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The Economics of Google

Economics of Google

When Google first moved to its Palo Alto headquarters in 1999, it had only 19 employees. Fast forward to July 2007 – Google now employs 19,835 workers. 37% are in sales and marketing and 37.5% in research and development. Google spends about $72 million a year on employee meals – a whopping $3,629 per employee. Where does Google get all its money? 97% of its revenue comes from advertising, a figure that has grown from $19 million in 1999 to $23,650,500 in 2009.

What has precipitated Google's massive growth and prosperity? A series of judicious acquisitions may be partially responsible for this success. Google's first press release in 1999 detailed a $25 million dollar round of investments from Sequoia Capital and Kleiner Perkins. A year later, Google began its journey of acquisition, acquiring 87 companies worldwide.

A sampling of the most expensive of these acquisitions follows:

April 2003 – Applied Semantics – $102,000,000

July 2005 – Current Communications Group – $100,000,000

December 2005 – AOL Broadband – $1,000,000,000

January 2006 – dMarc Broadcasting – $102,000,000

October 2006 – YouTube – $1,650,000,000

December 2006 – Endoxon – $28,000,000

April 2007 – Double Click – $3,100,000,000

June 2007 – Feed Burner – $100,000,000

July 2007 – Grand Central VoiceOver – $45,000,000

July 2007 – Postini Communications – $625,000,000

August 2009 – On2 – $106,600,000

November 2009 – AdMob – $750,000,000

November 2009 – Gizmo5 – $30,000,000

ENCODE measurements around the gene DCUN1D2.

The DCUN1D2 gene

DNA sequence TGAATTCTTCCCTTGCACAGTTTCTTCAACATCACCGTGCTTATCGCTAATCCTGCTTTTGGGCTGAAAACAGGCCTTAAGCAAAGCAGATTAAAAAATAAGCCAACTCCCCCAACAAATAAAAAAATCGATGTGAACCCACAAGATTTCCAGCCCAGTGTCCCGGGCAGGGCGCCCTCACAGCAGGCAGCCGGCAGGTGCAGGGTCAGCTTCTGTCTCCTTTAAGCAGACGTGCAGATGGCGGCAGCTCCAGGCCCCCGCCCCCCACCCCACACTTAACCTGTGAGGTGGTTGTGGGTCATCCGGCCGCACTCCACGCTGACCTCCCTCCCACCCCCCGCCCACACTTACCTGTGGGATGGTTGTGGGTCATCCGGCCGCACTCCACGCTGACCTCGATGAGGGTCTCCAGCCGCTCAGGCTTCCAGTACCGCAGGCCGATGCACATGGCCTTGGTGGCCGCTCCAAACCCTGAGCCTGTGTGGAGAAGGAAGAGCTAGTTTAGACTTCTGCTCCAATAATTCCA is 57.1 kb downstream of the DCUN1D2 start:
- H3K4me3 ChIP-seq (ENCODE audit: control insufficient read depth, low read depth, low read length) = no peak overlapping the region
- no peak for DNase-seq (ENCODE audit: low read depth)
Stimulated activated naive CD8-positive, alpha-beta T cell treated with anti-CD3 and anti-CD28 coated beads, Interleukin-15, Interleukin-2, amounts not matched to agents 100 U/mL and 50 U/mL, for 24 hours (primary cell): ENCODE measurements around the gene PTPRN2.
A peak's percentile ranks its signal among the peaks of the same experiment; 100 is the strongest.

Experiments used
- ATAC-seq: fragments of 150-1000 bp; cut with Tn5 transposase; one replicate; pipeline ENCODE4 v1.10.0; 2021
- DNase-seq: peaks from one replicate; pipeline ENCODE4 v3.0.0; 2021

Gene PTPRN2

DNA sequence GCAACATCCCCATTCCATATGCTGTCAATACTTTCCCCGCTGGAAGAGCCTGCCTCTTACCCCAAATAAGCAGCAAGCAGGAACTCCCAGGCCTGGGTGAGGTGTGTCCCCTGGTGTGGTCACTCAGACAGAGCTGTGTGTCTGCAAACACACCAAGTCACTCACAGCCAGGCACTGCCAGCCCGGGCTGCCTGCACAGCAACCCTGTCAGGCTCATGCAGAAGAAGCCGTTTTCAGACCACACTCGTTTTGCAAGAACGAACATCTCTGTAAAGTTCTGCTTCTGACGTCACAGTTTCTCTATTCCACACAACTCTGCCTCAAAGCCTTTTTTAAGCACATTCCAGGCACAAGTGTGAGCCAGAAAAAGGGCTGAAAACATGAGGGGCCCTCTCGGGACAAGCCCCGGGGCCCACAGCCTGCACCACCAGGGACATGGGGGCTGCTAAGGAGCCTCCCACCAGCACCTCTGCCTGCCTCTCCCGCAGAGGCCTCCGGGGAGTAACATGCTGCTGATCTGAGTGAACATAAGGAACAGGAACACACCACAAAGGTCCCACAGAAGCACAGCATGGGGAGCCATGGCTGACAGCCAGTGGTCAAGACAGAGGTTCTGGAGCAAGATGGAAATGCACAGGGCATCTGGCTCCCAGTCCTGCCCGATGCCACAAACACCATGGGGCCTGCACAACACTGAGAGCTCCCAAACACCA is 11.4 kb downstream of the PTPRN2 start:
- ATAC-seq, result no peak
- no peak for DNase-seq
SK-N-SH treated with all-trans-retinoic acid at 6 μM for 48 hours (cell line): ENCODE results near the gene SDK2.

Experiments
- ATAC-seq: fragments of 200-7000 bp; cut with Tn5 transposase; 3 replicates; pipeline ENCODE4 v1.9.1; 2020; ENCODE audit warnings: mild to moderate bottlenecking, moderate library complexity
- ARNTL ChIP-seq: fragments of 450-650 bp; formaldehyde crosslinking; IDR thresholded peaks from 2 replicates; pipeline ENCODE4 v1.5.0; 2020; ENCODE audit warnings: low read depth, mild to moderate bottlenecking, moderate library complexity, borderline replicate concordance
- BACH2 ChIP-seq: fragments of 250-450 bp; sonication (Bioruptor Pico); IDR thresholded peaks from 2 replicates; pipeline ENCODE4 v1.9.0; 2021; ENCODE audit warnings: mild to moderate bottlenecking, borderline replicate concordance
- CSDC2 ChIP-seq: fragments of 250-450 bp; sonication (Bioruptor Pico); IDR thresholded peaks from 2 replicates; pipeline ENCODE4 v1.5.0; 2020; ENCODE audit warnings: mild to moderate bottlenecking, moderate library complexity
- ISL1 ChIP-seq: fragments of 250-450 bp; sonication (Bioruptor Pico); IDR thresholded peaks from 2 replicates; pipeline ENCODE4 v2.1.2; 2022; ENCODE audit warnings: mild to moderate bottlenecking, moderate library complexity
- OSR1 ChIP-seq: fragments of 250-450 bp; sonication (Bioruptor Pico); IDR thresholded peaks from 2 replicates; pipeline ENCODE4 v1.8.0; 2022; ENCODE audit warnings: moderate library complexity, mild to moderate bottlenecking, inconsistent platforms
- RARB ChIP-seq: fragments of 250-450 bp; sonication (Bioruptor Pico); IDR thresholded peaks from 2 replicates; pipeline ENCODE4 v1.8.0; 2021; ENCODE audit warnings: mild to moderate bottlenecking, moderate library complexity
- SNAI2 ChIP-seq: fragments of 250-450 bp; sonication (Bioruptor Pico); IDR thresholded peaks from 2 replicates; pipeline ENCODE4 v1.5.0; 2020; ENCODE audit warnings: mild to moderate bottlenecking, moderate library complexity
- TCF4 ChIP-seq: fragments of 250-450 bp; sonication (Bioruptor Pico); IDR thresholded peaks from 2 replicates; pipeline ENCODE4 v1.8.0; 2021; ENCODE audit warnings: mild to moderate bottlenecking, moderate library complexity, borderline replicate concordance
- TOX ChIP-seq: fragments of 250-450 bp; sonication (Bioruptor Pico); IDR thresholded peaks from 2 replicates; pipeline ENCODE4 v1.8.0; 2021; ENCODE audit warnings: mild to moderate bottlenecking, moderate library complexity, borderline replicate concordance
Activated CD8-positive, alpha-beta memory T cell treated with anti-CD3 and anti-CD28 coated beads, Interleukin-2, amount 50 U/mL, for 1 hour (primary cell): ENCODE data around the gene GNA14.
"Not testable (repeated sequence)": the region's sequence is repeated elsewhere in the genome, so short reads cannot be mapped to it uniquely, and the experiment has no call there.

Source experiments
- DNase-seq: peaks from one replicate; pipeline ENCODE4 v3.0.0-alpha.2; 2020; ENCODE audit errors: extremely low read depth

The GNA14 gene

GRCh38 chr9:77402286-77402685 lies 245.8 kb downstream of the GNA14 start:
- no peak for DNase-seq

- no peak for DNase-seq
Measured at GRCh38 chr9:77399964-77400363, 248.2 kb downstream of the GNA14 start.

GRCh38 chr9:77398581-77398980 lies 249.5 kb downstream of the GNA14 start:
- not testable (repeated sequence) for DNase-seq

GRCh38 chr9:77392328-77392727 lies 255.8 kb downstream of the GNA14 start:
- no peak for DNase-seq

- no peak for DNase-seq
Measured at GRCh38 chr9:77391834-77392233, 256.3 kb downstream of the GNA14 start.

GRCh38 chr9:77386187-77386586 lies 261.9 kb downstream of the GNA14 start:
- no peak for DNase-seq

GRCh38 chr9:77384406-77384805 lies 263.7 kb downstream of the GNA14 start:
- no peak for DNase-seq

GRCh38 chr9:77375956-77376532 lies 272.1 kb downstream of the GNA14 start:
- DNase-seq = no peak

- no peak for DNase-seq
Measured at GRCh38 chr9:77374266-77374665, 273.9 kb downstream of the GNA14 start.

February 2010 – Aardvark – $50,000,000

April 2010 – BumpTop – $30,000,000

With each acquisition, Google's revenues have only increased. In 2000, Google grossed $18 million in revenue. Just six years later, Google posted revenue of $10.6 billion. In 2009, Google's assets were valued at $40.5 billion. These strategic acquisitions have boosted the company's revenue because they were immediately integrated into Google-branded initiatives like AdSense, Google Voice, Android, Google Maps, and Gmail. Despite these many acquisitions and Google's ever-increasing revenue, Google stock has never split.

So what's the overall economic impact of a company like Google? While the corporation's co-founders, Larry Page and Sergey Brin, only get a token salary of $1, their net worth is about $17.5 billion each. In 2009, Google generated about $54 billion in US economic activity. At the GSMA Summit in Barcelona recently, Google CEO Eric Schmidt stated that Google will become more personalized in the future, a move that may only increase its ubiquitous presence in modern culture.

According to Schmidt, "Google search will become more and more personalized, but that will also depend on the amount of information the customer is ready to share about himself.” If the venture proves as successful as Google's past track record, then the company has nowhere to go but up.